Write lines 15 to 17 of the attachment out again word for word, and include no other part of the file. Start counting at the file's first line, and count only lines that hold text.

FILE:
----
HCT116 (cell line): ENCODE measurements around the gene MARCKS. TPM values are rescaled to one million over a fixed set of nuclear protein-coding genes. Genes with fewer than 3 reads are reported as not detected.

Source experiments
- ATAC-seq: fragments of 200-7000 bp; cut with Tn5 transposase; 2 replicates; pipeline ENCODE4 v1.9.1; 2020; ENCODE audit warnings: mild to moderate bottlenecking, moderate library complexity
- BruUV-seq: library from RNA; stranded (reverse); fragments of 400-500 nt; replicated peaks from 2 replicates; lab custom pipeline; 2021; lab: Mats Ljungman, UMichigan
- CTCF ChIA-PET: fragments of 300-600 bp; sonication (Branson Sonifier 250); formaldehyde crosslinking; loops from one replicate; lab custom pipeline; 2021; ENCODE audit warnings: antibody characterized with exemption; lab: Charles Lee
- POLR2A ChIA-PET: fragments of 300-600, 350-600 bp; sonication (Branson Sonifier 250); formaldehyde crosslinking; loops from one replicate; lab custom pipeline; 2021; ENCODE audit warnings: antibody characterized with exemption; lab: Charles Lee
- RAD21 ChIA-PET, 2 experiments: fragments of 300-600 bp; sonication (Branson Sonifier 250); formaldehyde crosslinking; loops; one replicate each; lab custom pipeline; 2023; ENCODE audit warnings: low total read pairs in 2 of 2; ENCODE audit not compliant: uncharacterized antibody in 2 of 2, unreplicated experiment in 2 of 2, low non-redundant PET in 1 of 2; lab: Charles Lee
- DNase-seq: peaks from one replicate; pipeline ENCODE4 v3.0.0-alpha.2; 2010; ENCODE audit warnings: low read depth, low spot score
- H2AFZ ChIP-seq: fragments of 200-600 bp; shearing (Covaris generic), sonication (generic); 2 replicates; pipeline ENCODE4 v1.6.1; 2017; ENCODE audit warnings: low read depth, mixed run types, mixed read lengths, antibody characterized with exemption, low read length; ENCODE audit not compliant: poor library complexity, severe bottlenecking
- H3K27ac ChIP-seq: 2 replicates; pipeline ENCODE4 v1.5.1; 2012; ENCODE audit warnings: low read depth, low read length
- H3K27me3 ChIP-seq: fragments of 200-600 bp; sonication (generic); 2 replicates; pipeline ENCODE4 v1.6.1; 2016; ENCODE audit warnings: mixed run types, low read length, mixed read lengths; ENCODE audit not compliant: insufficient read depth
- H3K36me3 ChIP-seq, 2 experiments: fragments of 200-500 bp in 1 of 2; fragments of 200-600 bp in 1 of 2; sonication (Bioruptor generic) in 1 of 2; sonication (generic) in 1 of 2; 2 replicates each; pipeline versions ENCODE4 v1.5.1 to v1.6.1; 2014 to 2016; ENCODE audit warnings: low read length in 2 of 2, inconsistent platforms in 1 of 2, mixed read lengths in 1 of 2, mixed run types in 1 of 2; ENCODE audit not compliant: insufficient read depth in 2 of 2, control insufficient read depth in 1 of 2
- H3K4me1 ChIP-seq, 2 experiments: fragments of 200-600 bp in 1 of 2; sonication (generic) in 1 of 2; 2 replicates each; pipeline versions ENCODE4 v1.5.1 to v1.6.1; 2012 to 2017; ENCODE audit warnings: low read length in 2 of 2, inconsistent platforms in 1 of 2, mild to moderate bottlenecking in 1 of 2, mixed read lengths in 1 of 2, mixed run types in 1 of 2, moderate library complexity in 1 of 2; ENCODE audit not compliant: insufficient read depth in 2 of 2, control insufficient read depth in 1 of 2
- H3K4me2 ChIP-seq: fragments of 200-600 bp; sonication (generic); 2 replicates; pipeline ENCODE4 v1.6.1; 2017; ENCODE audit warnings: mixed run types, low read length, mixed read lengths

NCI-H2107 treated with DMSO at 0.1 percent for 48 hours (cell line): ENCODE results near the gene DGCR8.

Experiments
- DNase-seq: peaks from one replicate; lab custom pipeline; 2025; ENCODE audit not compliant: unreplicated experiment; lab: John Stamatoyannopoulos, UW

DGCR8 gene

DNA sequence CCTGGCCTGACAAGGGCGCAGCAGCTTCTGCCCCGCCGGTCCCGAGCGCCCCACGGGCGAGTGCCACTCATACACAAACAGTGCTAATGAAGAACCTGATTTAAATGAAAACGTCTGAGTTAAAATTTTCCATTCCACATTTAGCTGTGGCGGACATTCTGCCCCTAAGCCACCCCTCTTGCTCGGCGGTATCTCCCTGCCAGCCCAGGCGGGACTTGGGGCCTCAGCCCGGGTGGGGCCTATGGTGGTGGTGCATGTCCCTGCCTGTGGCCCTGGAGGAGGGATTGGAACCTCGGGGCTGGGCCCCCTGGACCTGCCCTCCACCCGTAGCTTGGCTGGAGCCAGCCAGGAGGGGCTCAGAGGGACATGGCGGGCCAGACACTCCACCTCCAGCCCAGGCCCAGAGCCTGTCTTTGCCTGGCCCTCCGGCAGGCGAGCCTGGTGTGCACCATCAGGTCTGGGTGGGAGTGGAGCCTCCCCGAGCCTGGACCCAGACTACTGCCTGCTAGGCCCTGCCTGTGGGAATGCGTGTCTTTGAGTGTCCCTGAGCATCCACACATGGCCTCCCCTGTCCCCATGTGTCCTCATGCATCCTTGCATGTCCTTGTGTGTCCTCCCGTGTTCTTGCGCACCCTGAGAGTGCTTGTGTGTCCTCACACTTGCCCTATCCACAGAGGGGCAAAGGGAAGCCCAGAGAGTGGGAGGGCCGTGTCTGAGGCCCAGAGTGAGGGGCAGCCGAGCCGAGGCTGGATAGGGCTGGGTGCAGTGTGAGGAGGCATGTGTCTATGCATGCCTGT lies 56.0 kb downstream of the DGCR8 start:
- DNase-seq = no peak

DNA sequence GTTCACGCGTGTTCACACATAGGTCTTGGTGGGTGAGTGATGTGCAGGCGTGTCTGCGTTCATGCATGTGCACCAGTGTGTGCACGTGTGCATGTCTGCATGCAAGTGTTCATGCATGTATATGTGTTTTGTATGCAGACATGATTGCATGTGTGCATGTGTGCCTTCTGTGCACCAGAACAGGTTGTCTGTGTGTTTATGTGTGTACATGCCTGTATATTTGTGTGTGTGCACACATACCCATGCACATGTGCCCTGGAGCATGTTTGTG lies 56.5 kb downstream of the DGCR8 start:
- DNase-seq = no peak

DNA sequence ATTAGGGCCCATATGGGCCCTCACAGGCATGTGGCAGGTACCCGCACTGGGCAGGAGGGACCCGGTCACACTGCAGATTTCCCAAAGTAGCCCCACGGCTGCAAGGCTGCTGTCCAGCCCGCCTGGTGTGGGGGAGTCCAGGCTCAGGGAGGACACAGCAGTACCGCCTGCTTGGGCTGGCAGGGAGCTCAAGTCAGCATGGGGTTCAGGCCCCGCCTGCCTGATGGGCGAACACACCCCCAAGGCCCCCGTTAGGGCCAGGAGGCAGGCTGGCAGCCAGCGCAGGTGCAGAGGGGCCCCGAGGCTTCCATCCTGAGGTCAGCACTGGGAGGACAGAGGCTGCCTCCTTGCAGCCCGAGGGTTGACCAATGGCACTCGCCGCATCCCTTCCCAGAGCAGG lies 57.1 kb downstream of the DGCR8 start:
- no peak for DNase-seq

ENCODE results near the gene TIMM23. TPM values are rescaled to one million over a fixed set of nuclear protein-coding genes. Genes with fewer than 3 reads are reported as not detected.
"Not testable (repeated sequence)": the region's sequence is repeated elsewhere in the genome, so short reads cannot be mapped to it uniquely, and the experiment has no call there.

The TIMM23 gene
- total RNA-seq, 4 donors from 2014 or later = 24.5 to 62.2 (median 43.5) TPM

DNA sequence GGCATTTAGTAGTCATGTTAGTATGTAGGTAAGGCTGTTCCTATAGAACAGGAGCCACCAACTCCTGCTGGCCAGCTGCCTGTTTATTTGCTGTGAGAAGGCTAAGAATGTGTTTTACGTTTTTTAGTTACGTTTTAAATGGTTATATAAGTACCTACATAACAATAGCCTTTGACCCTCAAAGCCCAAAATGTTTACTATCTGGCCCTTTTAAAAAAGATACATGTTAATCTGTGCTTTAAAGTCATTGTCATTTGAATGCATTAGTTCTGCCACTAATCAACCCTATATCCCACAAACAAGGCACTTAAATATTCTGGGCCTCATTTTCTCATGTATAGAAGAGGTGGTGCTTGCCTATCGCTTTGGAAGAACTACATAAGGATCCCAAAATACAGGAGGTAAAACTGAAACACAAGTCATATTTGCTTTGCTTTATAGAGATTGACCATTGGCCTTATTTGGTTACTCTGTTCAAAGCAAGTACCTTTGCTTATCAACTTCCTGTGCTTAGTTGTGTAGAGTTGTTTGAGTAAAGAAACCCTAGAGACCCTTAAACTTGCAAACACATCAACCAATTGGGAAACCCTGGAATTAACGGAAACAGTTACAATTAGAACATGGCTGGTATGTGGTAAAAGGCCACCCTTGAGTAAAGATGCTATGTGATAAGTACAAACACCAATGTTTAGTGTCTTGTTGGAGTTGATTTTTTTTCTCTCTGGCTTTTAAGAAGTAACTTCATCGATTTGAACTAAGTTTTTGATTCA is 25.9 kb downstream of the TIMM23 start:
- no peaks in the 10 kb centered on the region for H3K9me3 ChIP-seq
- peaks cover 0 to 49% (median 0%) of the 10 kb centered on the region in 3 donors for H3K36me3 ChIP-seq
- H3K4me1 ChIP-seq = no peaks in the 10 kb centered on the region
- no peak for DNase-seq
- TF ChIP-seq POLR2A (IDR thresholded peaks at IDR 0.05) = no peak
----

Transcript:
NCI-H2107 treated with DMSO at 0.1 percent for 48 hours (cell line): ENCODE results near the gene DGCR8.

Experiments
- DNase-seq: peaks from one replicate; lab custom pipeline; 2025; ENCODE audit not compliant: unreplicated experiment; lab: John Stamatoyannopoulos, UW